I'm interested and a little nervous about the current half-assed antigun initiative from Washington. With Greasy Joe Biden's office involved, the whole initiative, whatever that initiative turns out to be, has a little more juice. As you know, Greasy Joe's most prized legislative "accomplishment" was the Clinton AWB, which he claims much credit for.
Again, I don't think much of anything can get through the Republican House, but I worry that the Republicans might give a little ground to appear more tractable on other issues.
I think Wayne LaPierre and the NRA was 100% right to spurn BHo's ridiculous invitation to the "stakeholders' meeting" to decide how much of our rights we're willing to give up (how about, ummmmmmm, none?). But we need to pay careful attention to what these clowns are doing. I think the only thing at risk at this point are private sales, which might get tossed onto the bonfire at the last minute.
In other news, take a moment to read my friend Derek McDonald's (VP/Marketing, SureFire) response to the Force Science Institute's assertion that grip-activated lights are inherently dangerous. You can read it on DRTV here:
When I read the Force Science report, I too wondered whether hardware might be being blamed for a training issue. That happens a lot...not the least of which when you read in the MSM that, "the gun just went off." Yeah, right. Unfortunately, the Force Science report isn't up on their website yet.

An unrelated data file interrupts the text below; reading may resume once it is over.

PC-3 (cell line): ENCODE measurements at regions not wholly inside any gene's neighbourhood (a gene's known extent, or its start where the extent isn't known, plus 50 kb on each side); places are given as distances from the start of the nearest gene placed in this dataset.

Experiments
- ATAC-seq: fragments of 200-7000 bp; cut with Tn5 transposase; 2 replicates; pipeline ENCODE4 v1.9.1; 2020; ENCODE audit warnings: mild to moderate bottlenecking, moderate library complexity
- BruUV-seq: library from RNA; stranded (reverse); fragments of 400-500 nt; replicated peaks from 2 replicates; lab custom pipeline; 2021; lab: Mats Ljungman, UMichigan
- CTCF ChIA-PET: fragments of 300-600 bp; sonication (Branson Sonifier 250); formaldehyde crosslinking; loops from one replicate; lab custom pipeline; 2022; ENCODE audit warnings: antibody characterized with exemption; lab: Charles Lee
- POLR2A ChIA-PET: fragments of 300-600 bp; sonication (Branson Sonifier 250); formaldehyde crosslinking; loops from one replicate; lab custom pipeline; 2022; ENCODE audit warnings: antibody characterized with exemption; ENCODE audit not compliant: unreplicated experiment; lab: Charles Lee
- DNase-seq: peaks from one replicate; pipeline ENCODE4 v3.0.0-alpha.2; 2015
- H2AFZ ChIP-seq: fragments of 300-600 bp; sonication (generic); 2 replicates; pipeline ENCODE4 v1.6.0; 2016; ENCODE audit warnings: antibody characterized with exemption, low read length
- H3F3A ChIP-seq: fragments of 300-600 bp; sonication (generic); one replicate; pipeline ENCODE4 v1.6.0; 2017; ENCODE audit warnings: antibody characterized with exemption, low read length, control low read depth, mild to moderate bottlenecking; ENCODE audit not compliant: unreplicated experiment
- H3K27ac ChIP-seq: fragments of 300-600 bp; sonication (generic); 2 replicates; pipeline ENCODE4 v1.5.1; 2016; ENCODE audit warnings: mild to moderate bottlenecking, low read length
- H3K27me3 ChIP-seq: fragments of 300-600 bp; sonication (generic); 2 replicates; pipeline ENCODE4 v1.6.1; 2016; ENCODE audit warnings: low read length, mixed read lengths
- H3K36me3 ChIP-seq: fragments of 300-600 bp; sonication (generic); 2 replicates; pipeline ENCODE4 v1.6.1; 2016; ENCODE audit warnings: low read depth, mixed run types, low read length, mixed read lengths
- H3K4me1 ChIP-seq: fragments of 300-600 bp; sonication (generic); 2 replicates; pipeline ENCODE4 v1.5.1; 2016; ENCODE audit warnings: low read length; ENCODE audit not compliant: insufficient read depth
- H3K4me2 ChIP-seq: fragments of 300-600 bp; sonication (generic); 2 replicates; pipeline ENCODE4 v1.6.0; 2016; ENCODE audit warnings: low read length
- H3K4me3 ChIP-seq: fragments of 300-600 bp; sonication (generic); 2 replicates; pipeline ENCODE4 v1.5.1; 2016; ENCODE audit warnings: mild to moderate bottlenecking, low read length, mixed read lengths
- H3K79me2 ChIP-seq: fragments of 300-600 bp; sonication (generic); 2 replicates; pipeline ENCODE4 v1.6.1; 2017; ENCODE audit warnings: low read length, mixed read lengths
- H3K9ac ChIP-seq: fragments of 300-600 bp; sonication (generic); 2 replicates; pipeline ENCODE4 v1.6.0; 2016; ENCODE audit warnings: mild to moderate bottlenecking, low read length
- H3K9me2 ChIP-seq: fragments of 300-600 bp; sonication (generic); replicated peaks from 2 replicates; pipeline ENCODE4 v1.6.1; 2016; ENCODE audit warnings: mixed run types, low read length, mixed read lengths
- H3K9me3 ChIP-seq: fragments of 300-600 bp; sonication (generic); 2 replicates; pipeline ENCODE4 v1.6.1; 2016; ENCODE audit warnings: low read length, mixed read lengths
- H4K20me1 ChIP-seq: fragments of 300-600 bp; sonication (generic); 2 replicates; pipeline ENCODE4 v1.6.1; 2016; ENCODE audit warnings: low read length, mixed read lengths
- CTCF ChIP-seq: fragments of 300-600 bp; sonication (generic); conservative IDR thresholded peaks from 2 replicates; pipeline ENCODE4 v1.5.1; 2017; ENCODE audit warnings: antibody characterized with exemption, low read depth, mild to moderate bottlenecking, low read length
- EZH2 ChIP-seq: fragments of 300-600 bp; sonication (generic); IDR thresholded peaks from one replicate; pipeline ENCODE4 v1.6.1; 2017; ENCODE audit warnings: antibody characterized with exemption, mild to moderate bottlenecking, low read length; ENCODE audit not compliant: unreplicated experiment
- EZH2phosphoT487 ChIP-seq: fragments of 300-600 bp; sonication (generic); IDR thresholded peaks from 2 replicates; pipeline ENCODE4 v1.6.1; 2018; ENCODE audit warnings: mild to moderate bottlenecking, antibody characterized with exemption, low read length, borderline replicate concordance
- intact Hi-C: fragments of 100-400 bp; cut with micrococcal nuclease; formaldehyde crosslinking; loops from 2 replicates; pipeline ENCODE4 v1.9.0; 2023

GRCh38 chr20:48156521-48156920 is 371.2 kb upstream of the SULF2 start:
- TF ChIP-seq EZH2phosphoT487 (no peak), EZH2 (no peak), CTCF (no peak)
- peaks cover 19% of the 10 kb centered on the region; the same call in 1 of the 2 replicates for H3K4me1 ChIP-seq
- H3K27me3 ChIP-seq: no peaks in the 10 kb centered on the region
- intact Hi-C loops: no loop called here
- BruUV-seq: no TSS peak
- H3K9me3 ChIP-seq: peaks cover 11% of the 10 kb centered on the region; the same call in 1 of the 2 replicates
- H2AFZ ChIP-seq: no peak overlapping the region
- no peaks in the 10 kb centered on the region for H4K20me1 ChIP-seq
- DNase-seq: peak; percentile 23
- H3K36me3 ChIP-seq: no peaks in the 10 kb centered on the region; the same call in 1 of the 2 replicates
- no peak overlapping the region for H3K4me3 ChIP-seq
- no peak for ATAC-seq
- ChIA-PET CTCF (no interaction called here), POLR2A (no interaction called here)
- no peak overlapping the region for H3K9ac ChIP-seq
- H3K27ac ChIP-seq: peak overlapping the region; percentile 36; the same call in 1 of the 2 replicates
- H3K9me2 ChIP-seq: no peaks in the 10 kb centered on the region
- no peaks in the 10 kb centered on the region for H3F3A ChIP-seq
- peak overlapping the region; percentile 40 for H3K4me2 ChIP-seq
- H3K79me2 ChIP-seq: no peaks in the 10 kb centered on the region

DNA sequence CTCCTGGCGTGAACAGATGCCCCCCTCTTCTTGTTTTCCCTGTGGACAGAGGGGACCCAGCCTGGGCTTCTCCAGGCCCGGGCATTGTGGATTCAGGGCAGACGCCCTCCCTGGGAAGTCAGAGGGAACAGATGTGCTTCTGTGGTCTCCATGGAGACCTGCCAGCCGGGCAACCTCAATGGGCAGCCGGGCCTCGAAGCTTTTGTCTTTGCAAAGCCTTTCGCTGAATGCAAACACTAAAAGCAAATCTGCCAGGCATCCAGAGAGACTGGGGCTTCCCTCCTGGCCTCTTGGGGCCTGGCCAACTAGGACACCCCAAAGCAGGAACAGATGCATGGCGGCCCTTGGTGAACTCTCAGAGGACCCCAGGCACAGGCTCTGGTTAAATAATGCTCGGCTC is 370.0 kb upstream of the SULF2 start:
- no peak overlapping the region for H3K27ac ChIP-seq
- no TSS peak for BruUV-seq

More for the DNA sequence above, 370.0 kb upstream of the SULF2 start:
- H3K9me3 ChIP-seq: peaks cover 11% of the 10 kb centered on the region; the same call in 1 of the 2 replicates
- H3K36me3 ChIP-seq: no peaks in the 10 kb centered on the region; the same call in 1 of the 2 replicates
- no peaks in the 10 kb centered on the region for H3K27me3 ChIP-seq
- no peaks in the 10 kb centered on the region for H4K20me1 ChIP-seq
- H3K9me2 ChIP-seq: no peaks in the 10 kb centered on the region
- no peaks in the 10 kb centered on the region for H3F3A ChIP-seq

I would also like to put in a plug for the class we're filming for TBD/Survival, Medical Corps Combat/Field Medicine Class (http://www.medicalcorps.org/). Head guy Chuck Fenwick, former Navy medical corps with Marine 1st Recon in Vietnam, is an amazing and entertaining presenter, and I have learned a huge amount in a very short span of time...not to mention suturing my chicken. She's in recovery, as we speak. Tomorrow we do bandaging and setting fractures.
It's the kind of course I wish everyone could take (which is, duh, why we're featuring it on TBD/S)...sort of beyond first aid. And it very much has an empowering aspect – "Hey, I can do that!" – without treading on physicians' toes. Plus, I think more knowledge is always a good, good thing.
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